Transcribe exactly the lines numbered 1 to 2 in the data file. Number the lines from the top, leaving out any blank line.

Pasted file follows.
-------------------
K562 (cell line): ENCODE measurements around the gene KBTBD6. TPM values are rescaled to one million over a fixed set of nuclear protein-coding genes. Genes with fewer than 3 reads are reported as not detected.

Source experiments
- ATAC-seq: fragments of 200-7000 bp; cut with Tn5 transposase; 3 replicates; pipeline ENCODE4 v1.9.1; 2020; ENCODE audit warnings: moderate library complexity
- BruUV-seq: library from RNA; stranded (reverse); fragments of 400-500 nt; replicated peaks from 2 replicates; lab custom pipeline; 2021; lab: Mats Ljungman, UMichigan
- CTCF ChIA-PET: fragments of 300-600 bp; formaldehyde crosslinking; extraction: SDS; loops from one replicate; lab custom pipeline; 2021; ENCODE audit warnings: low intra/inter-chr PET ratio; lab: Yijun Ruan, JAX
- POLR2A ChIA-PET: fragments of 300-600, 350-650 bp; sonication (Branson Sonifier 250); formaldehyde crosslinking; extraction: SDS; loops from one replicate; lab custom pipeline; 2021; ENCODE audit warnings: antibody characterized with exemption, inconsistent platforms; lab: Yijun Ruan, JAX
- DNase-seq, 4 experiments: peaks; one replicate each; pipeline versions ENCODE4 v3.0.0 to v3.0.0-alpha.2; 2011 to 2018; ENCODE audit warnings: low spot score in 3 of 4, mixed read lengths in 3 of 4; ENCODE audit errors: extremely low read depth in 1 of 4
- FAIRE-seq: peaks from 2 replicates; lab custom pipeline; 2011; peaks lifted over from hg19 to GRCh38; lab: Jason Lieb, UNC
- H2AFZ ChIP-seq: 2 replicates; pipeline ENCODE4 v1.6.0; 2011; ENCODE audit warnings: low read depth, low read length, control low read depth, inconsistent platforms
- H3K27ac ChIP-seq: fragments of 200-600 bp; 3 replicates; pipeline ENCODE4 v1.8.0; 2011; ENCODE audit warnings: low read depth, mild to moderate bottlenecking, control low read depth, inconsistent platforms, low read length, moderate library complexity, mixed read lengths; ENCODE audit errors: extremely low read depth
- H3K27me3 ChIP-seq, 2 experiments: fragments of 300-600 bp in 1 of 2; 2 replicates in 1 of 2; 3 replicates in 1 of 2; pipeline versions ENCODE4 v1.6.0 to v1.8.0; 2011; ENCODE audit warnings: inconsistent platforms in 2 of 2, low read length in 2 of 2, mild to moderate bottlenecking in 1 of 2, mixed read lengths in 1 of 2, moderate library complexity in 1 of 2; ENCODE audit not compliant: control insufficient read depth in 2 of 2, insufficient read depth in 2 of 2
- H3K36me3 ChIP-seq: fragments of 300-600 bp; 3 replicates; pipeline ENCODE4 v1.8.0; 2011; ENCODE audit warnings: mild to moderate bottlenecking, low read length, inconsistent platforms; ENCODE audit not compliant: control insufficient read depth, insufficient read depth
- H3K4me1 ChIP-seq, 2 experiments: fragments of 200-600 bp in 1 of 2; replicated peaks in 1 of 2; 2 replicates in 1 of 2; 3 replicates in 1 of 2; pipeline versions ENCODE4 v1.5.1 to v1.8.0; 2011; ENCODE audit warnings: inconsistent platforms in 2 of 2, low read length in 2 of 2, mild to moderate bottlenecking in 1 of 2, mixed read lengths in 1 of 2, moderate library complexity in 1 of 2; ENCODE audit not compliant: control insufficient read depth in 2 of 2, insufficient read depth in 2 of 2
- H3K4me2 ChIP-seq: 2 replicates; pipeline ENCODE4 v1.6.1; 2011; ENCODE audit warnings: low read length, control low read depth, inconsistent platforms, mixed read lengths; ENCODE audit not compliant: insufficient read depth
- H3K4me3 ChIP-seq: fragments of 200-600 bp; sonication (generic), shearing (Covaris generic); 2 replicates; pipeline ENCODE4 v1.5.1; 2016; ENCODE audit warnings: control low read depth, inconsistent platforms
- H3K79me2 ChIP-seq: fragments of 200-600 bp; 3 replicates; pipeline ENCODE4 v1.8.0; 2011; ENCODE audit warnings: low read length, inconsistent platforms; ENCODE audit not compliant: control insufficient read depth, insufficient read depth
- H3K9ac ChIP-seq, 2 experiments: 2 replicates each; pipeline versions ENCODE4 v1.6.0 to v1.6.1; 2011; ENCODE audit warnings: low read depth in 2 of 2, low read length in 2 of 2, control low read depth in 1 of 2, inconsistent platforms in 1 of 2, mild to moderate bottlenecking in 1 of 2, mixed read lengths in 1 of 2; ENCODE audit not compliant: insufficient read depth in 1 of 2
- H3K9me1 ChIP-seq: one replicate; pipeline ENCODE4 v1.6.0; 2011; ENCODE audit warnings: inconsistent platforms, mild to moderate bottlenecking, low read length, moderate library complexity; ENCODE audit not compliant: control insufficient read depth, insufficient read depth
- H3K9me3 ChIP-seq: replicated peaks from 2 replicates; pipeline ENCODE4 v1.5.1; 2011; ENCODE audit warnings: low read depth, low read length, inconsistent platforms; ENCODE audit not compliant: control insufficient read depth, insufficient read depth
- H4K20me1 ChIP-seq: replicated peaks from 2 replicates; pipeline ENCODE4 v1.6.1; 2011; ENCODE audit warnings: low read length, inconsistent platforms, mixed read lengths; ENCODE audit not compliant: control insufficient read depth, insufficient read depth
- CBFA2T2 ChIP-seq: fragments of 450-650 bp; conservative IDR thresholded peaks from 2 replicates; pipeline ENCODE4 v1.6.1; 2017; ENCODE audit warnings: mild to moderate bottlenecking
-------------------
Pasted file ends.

K562 (cell line): ENCODE measurements around the gene KBTBD6. TPM values are rescaled to one million over a fixed set of nuclear protein-coding genes. Genes with fewer than 3 reads are reported as not detected.

Source experiments